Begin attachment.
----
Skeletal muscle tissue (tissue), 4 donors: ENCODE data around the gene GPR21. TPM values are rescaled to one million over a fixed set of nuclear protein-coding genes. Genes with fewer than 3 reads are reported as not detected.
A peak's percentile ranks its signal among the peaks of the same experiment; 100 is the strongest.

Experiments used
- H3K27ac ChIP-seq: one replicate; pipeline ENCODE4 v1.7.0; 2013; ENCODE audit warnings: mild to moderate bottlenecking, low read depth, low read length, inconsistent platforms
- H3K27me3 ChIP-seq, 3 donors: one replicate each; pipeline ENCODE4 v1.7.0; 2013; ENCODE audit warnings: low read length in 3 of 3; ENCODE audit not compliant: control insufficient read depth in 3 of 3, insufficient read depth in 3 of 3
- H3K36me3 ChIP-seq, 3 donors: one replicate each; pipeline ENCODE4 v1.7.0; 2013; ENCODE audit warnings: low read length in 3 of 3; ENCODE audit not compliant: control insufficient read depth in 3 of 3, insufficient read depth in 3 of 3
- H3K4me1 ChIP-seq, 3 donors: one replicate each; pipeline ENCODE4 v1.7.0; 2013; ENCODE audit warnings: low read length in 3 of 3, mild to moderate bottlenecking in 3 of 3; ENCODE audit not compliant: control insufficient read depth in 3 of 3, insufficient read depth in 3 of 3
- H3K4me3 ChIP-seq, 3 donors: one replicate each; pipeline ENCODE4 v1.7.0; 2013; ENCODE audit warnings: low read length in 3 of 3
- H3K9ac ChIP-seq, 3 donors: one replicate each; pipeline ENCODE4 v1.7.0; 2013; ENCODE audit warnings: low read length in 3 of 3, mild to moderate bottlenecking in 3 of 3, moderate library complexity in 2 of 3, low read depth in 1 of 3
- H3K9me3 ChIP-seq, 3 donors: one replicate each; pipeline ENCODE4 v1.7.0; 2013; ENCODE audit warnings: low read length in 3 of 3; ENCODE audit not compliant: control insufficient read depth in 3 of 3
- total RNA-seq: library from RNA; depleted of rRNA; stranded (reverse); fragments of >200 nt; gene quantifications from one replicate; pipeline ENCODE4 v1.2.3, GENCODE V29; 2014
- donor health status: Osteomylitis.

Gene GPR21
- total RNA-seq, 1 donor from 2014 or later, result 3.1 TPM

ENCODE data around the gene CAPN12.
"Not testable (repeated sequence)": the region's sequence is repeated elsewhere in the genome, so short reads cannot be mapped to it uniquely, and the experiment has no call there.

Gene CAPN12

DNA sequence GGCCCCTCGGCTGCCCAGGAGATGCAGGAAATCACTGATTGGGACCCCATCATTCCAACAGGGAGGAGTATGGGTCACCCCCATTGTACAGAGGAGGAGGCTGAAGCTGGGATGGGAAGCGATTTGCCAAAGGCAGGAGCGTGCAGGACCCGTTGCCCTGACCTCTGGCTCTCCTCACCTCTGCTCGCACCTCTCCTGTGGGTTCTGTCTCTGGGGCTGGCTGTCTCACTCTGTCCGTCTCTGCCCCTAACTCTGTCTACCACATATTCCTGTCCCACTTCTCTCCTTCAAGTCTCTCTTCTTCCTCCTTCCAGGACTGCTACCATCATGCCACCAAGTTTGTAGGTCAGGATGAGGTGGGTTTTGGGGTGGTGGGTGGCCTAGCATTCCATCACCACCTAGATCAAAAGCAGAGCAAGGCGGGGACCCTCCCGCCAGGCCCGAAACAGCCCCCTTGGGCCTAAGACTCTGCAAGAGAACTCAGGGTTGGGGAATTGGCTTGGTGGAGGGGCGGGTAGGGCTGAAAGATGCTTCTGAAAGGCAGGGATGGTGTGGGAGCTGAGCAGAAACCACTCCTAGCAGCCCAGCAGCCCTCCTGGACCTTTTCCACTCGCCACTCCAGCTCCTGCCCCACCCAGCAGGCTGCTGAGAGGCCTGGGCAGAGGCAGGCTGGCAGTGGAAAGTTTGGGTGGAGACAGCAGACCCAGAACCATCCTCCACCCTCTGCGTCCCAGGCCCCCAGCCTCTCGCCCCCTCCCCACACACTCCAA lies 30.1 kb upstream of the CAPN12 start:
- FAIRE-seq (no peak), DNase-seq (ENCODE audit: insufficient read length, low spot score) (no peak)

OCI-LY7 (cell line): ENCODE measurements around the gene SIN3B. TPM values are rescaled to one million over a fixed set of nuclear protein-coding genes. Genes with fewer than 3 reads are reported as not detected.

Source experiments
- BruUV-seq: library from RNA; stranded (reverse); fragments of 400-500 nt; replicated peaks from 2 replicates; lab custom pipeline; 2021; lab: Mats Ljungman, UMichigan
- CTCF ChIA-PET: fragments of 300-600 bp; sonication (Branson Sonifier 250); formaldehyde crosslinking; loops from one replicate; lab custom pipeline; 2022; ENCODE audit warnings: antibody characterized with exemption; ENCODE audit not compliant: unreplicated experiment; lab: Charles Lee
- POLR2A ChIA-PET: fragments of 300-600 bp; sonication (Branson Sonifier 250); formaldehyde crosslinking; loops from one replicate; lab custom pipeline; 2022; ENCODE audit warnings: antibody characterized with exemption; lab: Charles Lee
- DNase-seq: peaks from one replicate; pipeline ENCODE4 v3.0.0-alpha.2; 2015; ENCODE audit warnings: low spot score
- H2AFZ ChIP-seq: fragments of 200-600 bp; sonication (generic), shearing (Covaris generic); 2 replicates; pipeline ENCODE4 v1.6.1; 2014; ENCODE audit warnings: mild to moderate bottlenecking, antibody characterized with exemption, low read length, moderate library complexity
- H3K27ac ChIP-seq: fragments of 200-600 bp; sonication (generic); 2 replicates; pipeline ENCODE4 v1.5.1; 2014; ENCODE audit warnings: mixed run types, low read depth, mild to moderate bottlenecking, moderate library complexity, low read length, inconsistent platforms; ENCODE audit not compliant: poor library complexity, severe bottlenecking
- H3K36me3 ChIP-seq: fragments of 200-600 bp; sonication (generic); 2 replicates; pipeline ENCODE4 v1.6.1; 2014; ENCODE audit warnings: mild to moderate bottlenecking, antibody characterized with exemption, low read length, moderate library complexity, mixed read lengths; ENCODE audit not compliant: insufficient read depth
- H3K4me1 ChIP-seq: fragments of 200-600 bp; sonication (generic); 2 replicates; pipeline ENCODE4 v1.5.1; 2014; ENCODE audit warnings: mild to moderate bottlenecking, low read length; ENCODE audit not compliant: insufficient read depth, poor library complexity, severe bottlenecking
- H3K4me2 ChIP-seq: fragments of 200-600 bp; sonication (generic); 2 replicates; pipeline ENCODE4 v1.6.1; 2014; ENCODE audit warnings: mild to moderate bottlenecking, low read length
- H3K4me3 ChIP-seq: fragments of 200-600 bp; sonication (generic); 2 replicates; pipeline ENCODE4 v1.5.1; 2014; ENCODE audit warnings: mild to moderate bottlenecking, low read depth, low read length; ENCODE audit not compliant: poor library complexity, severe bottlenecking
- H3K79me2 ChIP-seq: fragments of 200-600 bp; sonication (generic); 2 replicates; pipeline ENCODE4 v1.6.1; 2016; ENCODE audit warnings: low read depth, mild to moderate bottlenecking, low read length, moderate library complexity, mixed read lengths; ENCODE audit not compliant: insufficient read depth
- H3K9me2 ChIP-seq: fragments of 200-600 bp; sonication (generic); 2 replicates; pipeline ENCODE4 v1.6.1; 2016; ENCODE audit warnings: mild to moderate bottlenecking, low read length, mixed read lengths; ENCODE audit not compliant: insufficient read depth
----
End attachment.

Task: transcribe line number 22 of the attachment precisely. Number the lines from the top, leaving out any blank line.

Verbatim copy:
- BruUV-seq: library from RNA; stranded (reverse); fragments of 400-500 nt; replicated peaks from 2 replicates; lab custom pipeline; 2021; lab: Mats Ljungman, UMichigan